Summer is a great time to build an emergency car kit. The contents are different today than a dozen years ago due to changes in vehicles, drivers’ attitudes and safety laws. The following information will help you build a modern kit to help you get through the undesirable breakdown.
Rags: One or two clean lint free rags are important to keep in the glove compartment. The rags can be used for numerous things including wiping windows, oil dipsticks, and transmission dipsticks. One can be used inside the car and the other for under the hood.
Spare Parts: An extra set of wiper blades are prudent. As for extra belts and lights, which were common in kits two-dozen years ago, today its better to carry phone numbers to your automotive network like Hi-Tech Automotive’s nation wide Technet partners or any automotive club.
Spare Tire: Make sure there’s a spare tire in the car. Check the spare often to make sure it is not overly worn and if it’s a full size spare make sure it has plenty of air. Hi-Tech automatically checks the spare with every oil change.
Lug Wrench: A lug wrench and a jack specific to the car is necessary safety equipment for changing tires. However, changing a tire on the side of a highway is more dangerous today than in the past. This might be the ideal time to call for help.
Jumper Cables: Knowing which connector on jumper cables needs to be connected first, and the opposite being removed first, is a critical safety issue. Since some batteries are more volatile and susceptible to exploding, spraying acid everywhere, it’s better to call in a professional. AAA, motor clubs or Technet can usually arrive on site within 30-minutes.
Snow and Ice Equipment: During the winter the following should be carried in the trunk: a bag of sand, small shovel, ice scraper, blanket, protein bars and a can of deicing fluid.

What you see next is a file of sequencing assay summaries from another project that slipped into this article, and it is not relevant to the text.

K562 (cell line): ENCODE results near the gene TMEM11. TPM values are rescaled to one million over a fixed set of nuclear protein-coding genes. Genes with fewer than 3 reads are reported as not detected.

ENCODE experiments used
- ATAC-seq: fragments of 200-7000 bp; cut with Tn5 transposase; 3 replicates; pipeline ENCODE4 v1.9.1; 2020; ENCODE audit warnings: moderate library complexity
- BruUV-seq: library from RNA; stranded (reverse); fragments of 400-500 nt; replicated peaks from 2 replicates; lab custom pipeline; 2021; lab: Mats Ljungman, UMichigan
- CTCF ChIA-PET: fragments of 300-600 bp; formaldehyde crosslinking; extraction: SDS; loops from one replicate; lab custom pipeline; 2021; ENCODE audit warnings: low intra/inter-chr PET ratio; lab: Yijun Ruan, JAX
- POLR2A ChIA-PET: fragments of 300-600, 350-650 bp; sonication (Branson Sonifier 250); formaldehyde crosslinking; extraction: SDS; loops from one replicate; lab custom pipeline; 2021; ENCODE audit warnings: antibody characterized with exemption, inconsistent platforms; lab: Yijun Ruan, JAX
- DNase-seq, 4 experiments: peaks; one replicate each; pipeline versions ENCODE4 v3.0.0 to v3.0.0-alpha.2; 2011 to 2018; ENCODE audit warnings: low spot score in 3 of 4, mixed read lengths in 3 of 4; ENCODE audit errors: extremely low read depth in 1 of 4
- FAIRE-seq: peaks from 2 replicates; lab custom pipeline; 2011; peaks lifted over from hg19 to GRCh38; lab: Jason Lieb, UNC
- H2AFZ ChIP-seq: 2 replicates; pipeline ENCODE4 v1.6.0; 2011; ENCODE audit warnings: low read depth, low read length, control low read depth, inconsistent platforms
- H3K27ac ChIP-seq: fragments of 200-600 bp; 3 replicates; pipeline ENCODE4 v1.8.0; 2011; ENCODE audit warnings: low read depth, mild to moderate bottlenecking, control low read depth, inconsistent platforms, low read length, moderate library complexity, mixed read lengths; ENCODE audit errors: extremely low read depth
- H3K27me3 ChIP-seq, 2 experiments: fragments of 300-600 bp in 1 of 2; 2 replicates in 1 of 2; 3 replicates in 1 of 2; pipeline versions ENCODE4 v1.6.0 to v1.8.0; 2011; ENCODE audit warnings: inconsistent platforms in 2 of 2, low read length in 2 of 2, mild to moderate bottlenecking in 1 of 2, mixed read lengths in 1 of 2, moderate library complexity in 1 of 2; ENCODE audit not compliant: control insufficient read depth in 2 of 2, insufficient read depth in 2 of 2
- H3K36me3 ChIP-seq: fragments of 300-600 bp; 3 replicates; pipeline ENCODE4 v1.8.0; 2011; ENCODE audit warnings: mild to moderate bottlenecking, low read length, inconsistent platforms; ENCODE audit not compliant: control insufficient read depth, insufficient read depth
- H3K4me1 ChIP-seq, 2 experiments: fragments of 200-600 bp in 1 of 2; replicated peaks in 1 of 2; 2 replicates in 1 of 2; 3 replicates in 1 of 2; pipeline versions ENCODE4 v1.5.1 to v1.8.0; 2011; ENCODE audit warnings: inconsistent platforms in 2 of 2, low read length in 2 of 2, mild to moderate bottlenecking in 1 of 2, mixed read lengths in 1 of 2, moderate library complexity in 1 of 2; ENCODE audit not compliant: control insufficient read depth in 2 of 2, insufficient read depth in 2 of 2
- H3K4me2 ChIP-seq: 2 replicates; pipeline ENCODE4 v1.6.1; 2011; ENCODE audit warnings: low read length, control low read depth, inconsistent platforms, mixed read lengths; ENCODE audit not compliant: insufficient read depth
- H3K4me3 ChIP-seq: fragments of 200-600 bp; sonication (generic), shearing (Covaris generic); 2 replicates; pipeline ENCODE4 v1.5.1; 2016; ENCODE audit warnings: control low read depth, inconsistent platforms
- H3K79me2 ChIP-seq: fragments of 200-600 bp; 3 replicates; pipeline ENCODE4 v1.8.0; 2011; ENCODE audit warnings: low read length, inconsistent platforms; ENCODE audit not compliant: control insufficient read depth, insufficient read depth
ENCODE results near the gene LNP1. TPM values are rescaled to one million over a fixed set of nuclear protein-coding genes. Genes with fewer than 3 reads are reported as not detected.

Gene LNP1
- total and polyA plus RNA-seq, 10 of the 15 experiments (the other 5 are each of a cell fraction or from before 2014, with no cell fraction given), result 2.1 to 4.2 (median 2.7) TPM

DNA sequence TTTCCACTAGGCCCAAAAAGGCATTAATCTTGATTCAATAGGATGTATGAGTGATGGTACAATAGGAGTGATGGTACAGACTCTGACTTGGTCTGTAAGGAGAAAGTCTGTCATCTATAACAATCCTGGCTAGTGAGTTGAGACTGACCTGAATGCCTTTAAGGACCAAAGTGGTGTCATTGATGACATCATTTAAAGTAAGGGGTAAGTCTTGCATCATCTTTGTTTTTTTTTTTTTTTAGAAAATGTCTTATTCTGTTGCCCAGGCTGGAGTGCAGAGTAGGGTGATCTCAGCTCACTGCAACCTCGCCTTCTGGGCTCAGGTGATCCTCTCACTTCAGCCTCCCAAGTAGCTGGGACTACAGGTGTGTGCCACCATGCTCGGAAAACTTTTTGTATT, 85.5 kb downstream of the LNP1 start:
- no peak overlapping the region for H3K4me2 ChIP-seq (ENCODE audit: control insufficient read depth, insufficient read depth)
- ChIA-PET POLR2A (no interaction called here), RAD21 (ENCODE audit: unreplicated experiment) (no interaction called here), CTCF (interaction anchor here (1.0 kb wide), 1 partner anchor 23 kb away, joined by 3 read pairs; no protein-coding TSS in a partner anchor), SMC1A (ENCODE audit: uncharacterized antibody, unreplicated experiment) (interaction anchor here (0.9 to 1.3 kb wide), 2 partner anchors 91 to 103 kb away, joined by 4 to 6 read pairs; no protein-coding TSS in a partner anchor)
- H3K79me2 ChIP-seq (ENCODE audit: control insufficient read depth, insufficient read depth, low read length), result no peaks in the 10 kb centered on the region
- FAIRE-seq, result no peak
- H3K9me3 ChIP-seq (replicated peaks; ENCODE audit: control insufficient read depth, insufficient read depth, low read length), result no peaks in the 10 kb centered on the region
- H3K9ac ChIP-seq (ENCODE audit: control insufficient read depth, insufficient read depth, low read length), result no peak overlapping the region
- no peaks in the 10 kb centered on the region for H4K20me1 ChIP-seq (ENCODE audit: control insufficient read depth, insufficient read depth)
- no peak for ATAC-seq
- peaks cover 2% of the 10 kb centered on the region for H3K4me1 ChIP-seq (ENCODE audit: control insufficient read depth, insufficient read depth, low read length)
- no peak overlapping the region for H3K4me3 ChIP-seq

Flashlights and Reflectors: A flashlight can be stored in the glove compartment for easy access and can be used for looking under the hood or as an emergency light. A flashlight with a red blinker can also be used for diverting traffic. Reflectors set every ten feet will also help give traffic a better opportunity to avoid hitting a stranded car. Roadside flashing LED emergency lights are also a worthwhile addition to the kit.
First-Aid Kit: A refillable first-aid kit filled with a variety of bandages, tweezers, surgical tape, antibiotic ointment, burn ointment, and a good antiseptic.
Hand Cleaner: Hand cleaners are basically grease solvents. They range from heavy-duty that removes the skin along with the grease, to soothing, good-smelling creams that leave your skin feeling reborn, to pre-cleaners that you put on your hands before you start working so grease slides off easily afterward.
Gloves: Dishwashing gloves are readily available and will protect your hands from grease. However, gasoline and other solvents may melt them. For greater protection, industrial rubber gloves from a swimming pool supply company will not be affected by gasoline, solvent, or battery acid. If mobility is more important, a good leather glove will also protect the hands. Whichever type of glove you choose, it’s wise to keep them in a plastic bag after each use until it can be cleaned.
Spare Tools: A spray can of penetrating oil and a couple screwdrivers and some standard size combination wrenches will protect you from any simple situation that might arise. Anything requiring more sophisticated tools is better left for a certified mechanic.
Hat: This is to protect your hair from grease and getting tangled in any moving part.
Cellular phone: This device no longer belongs in an emergency kit, as most people carry them on their person. Setting up a speed dial for Hi-Tech Automotive’s nation wide Technet partners or any motor club before a trip is a good idea.
Miscellaneous Stuff: A roll of duct tape, a roll of electrician’s tape, a sharp knife, and scissors also might come in handy.